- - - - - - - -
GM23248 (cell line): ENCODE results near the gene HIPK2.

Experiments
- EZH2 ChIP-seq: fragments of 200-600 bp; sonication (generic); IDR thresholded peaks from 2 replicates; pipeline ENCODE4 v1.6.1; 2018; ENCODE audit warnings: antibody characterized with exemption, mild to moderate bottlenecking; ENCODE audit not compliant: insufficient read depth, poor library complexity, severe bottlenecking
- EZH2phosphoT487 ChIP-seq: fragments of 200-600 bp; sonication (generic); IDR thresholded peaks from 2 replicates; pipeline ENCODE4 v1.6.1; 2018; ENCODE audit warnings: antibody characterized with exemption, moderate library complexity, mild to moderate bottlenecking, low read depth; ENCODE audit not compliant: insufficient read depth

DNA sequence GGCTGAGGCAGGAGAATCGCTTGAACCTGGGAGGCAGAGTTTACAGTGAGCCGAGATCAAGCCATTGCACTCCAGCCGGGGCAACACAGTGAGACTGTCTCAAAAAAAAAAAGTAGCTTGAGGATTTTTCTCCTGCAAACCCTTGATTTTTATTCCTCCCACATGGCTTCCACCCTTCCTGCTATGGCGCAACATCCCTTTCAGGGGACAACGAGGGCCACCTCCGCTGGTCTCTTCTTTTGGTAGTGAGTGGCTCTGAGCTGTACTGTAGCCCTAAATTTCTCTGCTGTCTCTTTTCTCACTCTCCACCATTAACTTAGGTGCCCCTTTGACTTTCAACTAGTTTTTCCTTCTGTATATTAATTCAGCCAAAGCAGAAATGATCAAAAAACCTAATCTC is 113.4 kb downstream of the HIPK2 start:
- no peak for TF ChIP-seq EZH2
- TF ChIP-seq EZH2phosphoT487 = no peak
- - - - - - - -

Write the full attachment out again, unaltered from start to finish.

GM23248 (cell line): ENCODE results near the gene HIPK2.

Experiments
- EZH2 ChIP-seq: fragments of 200-600 bp; sonication (generic); IDR thresholded peaks from 2 replicates; pipeline ENCODE4 v1.6.1; 2018; ENCODE audit warnings: antibody characterized with exemption, mild to moderate bottlenecking; ENCODE audit not compliant: insufficient read depth, poor library complexity, severe bottlenecking
- EZH2phosphoT487 ChIP-seq: fragments of 200-600 bp; sonication (generic); IDR thresholded peaks from 2 replicates; pipeline ENCODE4 v1.6.1; 2018; ENCODE audit warnings: antibody characterized with exemption, moderate library complexity, mild to moderate bottlenecking, low read depth; ENCODE audit not compliant: insufficient read depth

DNA sequence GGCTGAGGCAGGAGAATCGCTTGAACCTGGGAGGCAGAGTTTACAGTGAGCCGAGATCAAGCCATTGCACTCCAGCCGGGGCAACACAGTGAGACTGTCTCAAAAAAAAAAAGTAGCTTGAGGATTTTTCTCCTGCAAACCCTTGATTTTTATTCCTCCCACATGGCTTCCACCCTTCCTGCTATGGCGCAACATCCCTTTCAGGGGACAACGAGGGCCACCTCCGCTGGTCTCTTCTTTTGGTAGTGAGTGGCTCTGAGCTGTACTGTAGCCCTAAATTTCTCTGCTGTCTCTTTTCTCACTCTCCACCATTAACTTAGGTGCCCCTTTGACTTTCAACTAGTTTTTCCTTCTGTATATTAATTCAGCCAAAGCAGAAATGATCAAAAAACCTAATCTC is 113.4 kb downstream of the HIPK2 start:
- no peak for TF ChIP-seq EZH2
- TF ChIP-seq EZH2phosphoT487 = no peak